(February 17, 2017) - Hello, and welcome to Week 6 of "Ask CCPD." This week has both Brice and Glenn via our website asking similar questions:
"What is your ride-along policy?"
"Why do you have to wait six months between ride-alongs? I love doing them!"
Ever watch "COPS" or "Wildest Police Videos" and wish you could see it firsthand? That's what ride-alongs are for! OK, you might not (probably won't) see anything too crazy like on TV, but you never know. The Cape Coral Police Department does have a policy for ride-alongs with an officer, or what's called a "sit-beside" if you'd like to sit with Dispatch and see what goes on within Communications. Ride-alongs bring the police and the community closer together, fosters greater community interest and support, and allows citizens to see and understand exactly what their police department does every day.
To get started, you need a Ride-Along Request form, which can be found at the police station or on our website here. The form must be completed and submitted no less than 5 business days before the day you want to ride. A required Waiver of Liability also comes with the form. Once the form is turned in, a background check and criminal history for you is run through Dispatch (so no "bad guys" wanting to see what the front seat looks like rather than the back.) If you are under 18 years of age you need a parent to sign off on you; anyone riding at a minimum must have completed the 8th grade AND be at least 14 years old.
Once all checks are completed and your form goes up through the ranks for approval and back down again, it's ride-along time! The rider has responsibilities and conditions that come with riding with an officer. You must OBSERVE only and not participate in police actions (no "playing cop.") If any safety issues arise or police operations are hampered because of the rider, the officer can end the ride-along immediately (this almost never happens.) If a potentially dangerous call comes up, you're going to wind up being dropped off in a safe and public place before the officer goes to that call. The officer will call dispatch and have the next available officer pick you up.
While not actually within the policy, riders are encouraged to look presentable. Business casual works. You are representing the department while you're riding just as the officer is, and his/her uniform needs to be sharp for work each day. Dress nice, and don't let the officer show you up fashion-wise!
A sit-beside with Dispatch follows basically all of these same rules, with a few exceptions. Phones, computers or cameras are not allowed, and there is a confidentiality agreement because of the large amount of sensitive and personal information that may come across those dispatch computer screens or phone lines.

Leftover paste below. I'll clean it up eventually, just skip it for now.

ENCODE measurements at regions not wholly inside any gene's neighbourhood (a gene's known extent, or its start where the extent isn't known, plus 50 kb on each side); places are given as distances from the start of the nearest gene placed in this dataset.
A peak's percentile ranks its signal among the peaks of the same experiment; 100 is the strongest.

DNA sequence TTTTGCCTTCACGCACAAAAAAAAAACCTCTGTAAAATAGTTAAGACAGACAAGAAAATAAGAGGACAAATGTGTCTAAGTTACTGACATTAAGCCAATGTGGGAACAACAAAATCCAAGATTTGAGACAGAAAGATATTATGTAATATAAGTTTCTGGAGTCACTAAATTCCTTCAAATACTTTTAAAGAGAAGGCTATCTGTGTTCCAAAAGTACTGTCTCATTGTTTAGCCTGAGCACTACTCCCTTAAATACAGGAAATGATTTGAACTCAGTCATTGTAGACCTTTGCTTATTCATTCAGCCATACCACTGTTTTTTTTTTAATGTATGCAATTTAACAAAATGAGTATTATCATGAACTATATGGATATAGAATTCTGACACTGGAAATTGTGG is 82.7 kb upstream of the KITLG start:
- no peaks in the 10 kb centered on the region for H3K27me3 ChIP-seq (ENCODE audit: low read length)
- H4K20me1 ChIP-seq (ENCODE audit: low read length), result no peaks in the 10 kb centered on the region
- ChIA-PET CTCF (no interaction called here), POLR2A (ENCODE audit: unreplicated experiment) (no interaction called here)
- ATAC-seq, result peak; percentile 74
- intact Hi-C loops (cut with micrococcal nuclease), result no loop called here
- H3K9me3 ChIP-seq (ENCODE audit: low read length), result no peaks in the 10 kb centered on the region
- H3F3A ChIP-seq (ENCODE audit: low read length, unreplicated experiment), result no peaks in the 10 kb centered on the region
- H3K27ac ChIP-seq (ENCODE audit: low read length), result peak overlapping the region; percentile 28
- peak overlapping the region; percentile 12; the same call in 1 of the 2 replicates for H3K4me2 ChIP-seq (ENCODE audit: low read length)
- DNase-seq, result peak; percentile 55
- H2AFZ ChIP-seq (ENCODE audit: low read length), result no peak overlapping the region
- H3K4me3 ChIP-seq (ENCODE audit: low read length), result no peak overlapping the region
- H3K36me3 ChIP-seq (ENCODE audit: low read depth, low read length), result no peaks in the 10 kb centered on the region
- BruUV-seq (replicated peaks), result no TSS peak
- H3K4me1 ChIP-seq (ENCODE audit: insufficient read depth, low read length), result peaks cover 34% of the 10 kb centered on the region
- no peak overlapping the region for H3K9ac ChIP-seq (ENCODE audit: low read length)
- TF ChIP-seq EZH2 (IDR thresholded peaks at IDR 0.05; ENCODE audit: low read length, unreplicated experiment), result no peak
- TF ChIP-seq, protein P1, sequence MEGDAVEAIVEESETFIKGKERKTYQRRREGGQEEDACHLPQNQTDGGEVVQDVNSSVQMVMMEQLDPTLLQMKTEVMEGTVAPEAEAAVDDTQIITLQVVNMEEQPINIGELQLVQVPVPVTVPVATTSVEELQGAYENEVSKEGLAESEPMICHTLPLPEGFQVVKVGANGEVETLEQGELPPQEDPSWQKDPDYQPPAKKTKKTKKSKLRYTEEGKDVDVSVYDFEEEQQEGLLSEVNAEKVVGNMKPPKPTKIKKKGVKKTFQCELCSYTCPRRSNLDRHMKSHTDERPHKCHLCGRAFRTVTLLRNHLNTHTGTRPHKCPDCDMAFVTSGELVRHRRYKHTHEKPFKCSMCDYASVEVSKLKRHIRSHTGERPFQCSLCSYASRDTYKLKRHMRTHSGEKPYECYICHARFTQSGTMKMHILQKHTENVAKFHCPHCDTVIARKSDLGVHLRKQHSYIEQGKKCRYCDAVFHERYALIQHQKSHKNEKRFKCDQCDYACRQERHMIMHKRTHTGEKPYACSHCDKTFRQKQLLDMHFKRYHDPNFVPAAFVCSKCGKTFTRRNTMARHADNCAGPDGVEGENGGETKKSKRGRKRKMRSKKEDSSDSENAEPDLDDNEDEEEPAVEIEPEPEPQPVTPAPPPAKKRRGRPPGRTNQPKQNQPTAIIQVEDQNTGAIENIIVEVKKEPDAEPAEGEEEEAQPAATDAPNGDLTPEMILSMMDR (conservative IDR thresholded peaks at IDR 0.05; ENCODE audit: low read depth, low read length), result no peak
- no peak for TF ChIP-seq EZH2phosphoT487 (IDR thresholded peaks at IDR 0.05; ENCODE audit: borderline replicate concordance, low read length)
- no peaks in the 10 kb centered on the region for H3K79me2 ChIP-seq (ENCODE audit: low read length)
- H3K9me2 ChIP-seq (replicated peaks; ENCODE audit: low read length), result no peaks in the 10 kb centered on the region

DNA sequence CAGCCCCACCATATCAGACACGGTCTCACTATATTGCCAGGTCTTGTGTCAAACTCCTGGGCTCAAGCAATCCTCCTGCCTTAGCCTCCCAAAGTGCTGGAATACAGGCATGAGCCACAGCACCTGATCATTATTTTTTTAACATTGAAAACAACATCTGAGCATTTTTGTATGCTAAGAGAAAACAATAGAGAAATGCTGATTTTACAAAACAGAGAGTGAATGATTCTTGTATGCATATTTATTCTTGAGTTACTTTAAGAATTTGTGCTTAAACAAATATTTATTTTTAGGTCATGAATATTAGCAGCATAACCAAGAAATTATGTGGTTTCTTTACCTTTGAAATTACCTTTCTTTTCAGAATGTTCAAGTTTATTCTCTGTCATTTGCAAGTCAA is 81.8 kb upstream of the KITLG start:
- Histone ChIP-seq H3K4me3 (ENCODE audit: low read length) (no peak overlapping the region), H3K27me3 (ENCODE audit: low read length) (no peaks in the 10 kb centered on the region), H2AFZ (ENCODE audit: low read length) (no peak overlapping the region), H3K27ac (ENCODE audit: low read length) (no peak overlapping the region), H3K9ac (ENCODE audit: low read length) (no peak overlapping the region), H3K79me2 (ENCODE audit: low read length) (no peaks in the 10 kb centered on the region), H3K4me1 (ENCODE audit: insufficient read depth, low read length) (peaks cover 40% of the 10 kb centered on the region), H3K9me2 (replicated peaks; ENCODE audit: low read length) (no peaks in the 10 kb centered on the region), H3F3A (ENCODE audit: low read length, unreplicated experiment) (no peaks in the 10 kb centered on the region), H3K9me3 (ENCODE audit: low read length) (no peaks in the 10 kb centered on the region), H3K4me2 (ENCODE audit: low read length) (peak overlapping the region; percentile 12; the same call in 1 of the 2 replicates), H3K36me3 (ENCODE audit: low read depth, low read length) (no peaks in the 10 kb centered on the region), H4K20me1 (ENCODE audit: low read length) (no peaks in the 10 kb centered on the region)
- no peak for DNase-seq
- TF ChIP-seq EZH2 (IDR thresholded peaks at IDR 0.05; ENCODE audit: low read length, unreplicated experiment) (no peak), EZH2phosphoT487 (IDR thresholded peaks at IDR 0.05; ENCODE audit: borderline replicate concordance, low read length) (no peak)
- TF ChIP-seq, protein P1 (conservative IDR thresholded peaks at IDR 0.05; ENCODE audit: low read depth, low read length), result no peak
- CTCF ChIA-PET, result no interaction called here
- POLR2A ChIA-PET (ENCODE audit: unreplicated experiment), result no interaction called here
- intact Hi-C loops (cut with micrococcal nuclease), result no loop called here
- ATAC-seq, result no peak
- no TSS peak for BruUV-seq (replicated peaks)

As to the six-month limit question (sorry that took so long, Glenn!), the specific reasoning isn't in our policy. The limit can be waived by a Bureau Commander. In the past I have heard (so not sure if this is 100% correct), the six-month limit prevents someone from riding excessively, e.g. every shift. This would likely hinder operations and increase the risk to both rider and officer.
On an informal level, ask the officer or dispatcher questions when you ride. We want people to know what we do and why we do it, and we don't want to ride in awkward silence any more than you do, so get to know each other a little! (Without getting in the way of work, of course.) Make sure to listen to everything the officer says. You and your safety are their responsibility, so they may tell you to remain in the car or stand in a certain place depending on the circumstances.
We hope this illustrated ride-alongs and how to sign up for one, and maybe we will see you out on the road or up in Dispatch! Keep submitting your questions on our website at the "Ask CCPD" page, or through one of our many social media channels. See you again next week!
About the Author:
Corporal Philip Mullen is a nine year law enforcement veteran assigned to the Office of the Chief of Police and serves as Assistant Public Affairs Officer for the Cape Coral Police Department.
For the last 9 years, Corporal Mullen served as a Patrol Officer in our Patrol Bureau, and as a Field Training Officer, preparing new recruits for the rigors of police work over the past 5 years. Corporal Mullen is a member of the Cape Coral Police Department Honor Guard and has represented the Cape Coral Police Department across the United States. He is a recipient of two Lifesaving Awards and the department's highest honor, the Medal of Honor. Phil holds a Bachelor's Degree in Public Safety Administration from Edison State College.
CAPE CORAL POLICE DEPARTMENT | Public Affairs Office | 1100 Cultural Park Boulevard | Cape Coral, FL 33990 | (239) 242-3341